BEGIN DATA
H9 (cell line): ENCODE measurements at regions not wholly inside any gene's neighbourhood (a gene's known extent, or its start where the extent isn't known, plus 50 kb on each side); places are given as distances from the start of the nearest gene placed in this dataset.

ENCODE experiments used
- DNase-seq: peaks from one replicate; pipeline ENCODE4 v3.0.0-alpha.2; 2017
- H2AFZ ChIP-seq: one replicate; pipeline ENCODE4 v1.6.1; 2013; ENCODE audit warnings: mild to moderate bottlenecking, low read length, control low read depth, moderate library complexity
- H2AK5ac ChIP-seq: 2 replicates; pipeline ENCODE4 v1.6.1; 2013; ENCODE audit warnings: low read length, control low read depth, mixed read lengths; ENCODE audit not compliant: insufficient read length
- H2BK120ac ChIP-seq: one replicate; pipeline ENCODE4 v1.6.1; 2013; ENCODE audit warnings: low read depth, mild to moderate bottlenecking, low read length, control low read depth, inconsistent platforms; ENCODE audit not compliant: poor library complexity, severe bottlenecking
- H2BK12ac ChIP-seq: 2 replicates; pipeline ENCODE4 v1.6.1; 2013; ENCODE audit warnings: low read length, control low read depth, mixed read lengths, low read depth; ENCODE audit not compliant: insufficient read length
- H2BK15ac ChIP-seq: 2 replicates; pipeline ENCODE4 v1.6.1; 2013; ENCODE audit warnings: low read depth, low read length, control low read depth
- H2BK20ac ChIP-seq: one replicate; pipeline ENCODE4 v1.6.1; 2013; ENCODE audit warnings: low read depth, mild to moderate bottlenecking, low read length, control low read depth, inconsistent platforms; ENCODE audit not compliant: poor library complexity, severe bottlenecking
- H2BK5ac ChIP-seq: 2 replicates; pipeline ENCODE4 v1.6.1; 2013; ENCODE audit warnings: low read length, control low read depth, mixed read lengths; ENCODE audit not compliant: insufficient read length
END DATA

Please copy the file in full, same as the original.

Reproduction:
H9 (cell line): ENCODE measurements at regions not wholly inside any gene's neighbourhood (a gene's known extent, or its start where the extent isn't known, plus 50 kb on each side); places are given as distances from the start of the nearest gene placed in this dataset.

ENCODE experiments used
- DNase-seq: peaks from one replicate; pipeline ENCODE4 v3.0.0-alpha.2; 2017
- H2AFZ ChIP-seq: one replicate; pipeline ENCODE4 v1.6.1; 2013; ENCODE audit warnings: mild to moderate bottlenecking, low read length, control low read depth, moderate library complexity
- H2AK5ac ChIP-seq: 2 replicates; pipeline ENCODE4 v1.6.1; 2013; ENCODE audit warnings: low read length, control low read depth, mixed read lengths; ENCODE audit not compliant: insufficient read length
- H2BK120ac ChIP-seq: one replicate; pipeline ENCODE4 v1.6.1; 2013; ENCODE audit warnings: low read depth, mild to moderate bottlenecking, low read length, control low read depth, inconsistent platforms; ENCODE audit not compliant: poor library complexity, severe bottlenecking
- H2BK12ac ChIP-seq: 2 replicates; pipeline ENCODE4 v1.6.1; 2013; ENCODE audit warnings: low read length, control low read depth, mixed read lengths, low read depth; ENCODE audit not compliant: insufficient read length
- H2BK15ac ChIP-seq: 2 replicates; pipeline ENCODE4 v1.6.1; 2013; ENCODE audit warnings: low read depth, low read length, control low read depth
- H2BK20ac ChIP-seq: one replicate; pipeline ENCODE4 v1.6.1; 2013; ENCODE audit warnings: low read depth, mild to moderate bottlenecking, low read length, control low read depth, inconsistent platforms; ENCODE audit not compliant: poor library complexity, severe bottlenecking
- H2BK5ac ChIP-seq: 2 replicates; pipeline ENCODE4 v1.6.1; 2013; ENCODE audit warnings: low read length, control low read depth, mixed read lengths; ENCODE audit not compliant: insufficient read length